"Keep your eyes on the stars and your feet on the ground." -Theodore Roosevelt
"Aren't they just gorgeous?"
Michael looked around, frowning at the surrounding trees, trying to figure out what Fiona was talking about. The trees were pretty, he guessed, but gorgeous? He wouldn't use that word to describe them. She punched him lightly in the arm.
"Look up," she whispered with a smile. Michael looked.
Through the reaching branches of the tall green trees shone a large expanse of brilliantly glittering stars. Michael wasn't quite sure he had ever seen so many stars at once. Miami had too many city lights and pollution. The time Michael had spent in areas without lights and pollution, he was usually holed up in some dark cave. Here, in the vast mountains of Ireland, there were clusters of dazzling white here and there, so bright and so numerous that their palate had barely any black spots. The majority of what wasn't covered by stars was a deep, rich blue. Fiona was right. It was gorgeous.
Michael looked over to Fiona. She had spread out beside him on the blanket they had eaten their picnic dinner on, gazing contentedly up at the night sky. It was one of the rare relaxing moments they were able to share. Fiona had decided they deserved a break and had asked her mother make them dinner for them. Then she had practically dragged Michael to these mountains. They had hiked for an hour or two before reaching the summit of one particularly green mountain.. The picnic blanket was laid out and they proceeded to enjoy Mrs. Glenanne's tasty sausage rolls. By the time they were finishing their meal, the sun was low against the mountainous skyline, bright colors bursting out and painting the clouds. Fiona had insisted that they stay to watch the sunset. Like the stars, Michael couldn't deny that it had been unlike anything he had ever seen.
"Do you come here often?" he asked, easily sliding into his Irish drawl. The accent was second nature by now. He barely even thought of it anymore. Just the other day he'd had to contact Dan, his handler, and Dan had found it highly amusing that Michael had forgotten he could use his real voice.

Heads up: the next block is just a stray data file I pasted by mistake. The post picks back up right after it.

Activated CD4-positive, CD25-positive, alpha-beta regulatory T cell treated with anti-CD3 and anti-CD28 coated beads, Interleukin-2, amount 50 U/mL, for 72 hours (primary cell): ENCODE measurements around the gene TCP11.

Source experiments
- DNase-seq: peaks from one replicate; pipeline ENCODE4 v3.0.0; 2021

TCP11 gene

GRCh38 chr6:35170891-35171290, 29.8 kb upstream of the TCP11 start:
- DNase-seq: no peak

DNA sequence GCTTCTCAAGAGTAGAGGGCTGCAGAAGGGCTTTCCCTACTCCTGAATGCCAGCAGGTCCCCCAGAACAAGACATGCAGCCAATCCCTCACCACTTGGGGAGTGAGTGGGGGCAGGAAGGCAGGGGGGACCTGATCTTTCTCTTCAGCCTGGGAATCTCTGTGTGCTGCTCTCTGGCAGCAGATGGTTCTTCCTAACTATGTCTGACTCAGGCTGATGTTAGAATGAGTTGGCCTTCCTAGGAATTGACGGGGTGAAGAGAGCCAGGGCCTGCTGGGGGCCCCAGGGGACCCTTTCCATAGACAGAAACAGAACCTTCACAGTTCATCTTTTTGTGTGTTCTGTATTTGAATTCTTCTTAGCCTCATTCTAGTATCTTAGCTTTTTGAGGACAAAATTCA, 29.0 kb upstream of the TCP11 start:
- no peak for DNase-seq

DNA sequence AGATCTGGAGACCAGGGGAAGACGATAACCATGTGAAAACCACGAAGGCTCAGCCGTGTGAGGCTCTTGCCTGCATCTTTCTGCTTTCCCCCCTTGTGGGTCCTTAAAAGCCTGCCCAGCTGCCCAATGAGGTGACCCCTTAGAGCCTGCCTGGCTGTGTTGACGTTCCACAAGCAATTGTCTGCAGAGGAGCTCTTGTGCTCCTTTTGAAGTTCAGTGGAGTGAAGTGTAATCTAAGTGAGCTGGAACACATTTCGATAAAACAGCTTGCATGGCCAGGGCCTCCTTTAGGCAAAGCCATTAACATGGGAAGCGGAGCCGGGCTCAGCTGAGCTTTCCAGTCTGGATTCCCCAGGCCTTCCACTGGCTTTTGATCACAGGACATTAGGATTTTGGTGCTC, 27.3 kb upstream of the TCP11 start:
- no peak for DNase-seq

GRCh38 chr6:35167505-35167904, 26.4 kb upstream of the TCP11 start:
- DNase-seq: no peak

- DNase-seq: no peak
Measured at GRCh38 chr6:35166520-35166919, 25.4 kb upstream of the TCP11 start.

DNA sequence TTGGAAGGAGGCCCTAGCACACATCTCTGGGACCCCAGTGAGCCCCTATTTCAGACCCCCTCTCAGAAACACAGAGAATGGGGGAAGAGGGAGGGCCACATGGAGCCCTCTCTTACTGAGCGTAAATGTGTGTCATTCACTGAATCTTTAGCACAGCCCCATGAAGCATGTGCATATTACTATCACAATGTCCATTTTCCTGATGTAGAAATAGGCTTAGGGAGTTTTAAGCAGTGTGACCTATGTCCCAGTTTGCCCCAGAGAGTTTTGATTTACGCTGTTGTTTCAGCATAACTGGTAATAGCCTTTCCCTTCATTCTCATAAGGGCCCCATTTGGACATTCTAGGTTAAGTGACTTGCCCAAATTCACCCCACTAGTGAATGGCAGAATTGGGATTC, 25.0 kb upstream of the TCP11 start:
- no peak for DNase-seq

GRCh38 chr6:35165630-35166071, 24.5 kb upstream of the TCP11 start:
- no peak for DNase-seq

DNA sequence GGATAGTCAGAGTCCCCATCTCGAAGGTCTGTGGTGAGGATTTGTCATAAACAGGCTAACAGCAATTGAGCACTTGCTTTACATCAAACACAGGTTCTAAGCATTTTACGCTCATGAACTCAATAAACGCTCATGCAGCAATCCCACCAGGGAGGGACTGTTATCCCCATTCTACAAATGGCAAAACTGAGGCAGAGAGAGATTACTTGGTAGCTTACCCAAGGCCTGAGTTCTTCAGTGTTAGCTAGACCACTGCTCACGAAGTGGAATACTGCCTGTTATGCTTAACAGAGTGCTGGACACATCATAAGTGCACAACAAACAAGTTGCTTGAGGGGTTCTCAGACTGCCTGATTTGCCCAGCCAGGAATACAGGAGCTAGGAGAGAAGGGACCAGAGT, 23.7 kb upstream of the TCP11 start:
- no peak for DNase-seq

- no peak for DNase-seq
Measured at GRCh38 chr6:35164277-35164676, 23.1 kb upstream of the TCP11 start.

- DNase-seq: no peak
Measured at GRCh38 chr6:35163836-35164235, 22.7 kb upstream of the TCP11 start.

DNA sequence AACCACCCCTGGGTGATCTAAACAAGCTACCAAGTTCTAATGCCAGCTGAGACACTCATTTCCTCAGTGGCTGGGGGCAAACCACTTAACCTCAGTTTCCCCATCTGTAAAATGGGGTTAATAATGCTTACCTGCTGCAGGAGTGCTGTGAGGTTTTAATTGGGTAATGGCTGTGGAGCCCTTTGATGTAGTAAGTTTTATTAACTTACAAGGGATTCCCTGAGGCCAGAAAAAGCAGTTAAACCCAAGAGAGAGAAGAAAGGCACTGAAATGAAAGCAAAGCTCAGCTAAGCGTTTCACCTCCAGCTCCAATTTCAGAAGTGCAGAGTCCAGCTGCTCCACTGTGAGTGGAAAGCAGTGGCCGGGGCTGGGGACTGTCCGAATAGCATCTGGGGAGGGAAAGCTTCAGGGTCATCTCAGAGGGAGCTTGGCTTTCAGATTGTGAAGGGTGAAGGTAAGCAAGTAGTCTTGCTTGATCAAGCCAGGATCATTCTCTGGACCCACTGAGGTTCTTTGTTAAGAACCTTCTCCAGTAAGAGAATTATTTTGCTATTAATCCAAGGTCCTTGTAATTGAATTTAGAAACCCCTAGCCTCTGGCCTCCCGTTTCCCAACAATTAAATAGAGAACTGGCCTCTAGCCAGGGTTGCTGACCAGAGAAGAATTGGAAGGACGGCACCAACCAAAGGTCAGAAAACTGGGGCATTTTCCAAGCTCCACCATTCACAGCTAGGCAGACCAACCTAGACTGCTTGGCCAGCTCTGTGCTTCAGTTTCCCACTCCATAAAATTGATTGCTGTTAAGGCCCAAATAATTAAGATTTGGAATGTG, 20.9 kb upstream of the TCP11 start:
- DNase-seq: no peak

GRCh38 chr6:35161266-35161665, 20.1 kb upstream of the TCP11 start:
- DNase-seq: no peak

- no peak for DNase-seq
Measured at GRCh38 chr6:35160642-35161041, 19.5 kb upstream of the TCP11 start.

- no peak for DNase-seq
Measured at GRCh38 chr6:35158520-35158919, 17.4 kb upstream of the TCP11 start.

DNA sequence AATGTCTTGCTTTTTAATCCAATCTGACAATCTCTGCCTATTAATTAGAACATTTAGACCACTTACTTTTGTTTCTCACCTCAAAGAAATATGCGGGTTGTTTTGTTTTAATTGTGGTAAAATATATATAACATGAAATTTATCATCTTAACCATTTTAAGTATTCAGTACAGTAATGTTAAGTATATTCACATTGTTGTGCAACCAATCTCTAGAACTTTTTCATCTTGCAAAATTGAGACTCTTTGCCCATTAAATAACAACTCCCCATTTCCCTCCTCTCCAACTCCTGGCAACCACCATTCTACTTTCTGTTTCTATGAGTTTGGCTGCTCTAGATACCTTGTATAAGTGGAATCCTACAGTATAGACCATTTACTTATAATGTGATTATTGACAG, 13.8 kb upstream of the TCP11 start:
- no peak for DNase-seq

"Used to," Fiona replied. "Not so much after getting involved with the IRA."
Michael watched her closely. There was something in her tone that made him think there was a little more to it than what she was letting on. He didn't trust her. But he knew better by now than to push it. Fiona was smart: she could tell when Michael was trying to wrangle information out of her.
She turned her gaze back to him, flashing him a huge grin. "I take it you've never been down here?"
Michael shook his head. "Growing up in Castlebar with such a poor family, we didn't get much of a chance to travel."
"But you must've hiked those mountains some, right?" Fiona asked. Michael shrugged.
"Didn't really ever hike. We lived on a farm, Fi. We had to take care of chores every day all day," he pointed out, matter-of-factly. Fiona nodded her understanding, turning her attention back to the stars.
Michael glanced at her before gazing at the stars as well. She didn't trust him, either. He didn't blame her. You could hardly blame anyone in Ireland for having trust issues. It made it more difficult to sell a convincing lie, but Michael just took it as a challenge. Though he found he surprised himself every now and again when he realized he felt a small pang of guilt as he lied to Fiona.
Why did he feel guilty? It wasn't like he cared for Fiona that much. They had only just met a month ago. Things had moved quickly, but it was all a farce. As soon as this was over, Michael would go back to Samantha and this would all just be another mission. He would be a married man.
Married. Michael still couldn't quite believe it. It was such a strange and unique situation but, he supposed, so was the rest of his life. His mouth had answered Samantha's proposal before his mind could think it over, but now that he'd had time to, he didn't regret it. The two of them worked. It simply made sense.
A soft sigh broke Michael out of his thoughts. Fiona had moved closer to him and was now maneuvering herself to snuggle into his chest. He wrapped an arm around her, rubbing her arm against the cold night wind.
On the other hand, he was starting to not be able to imagine life without Fiona. Unlike his relationship with Samantha, this idea made no sense. He had only just met Fiona. Neither of them trusted each other in the least. Hell, she didn't even know his real name or who he really was. He winced when she shifted, brushing the new scar on his chest. And they were constantly fighting.
So why did Michael feel guilty?
Michael looked down to see Fiona staring up at him. He found himself caught in her eyes which were reflecting the wonder of the stars above. She was beautiful. It was quite ridiculous, actually, how beautiful she was. How radiant she looked after a fight or an explosion. She was crazy, but he couldn't imagine her any other way. He wouldn't have her any other way. It would just simply be wrong. He wouldn't quite... love her so much.
That was it, he supposed. That was why he felt guilty lying to her. He would never say it out loud, he would never even admit it to anyone but himself. He had enough trouble admitting it right now. But it was true.
"I'm glad I didn't kill you the first time we met," she said sincerely.
Michael stared at her blankly for a moment. Then he chuckled, tussling her hair playfully.
"Believe me, Fi. So am I."
A/N: I love reviewers and live for constructive criticism!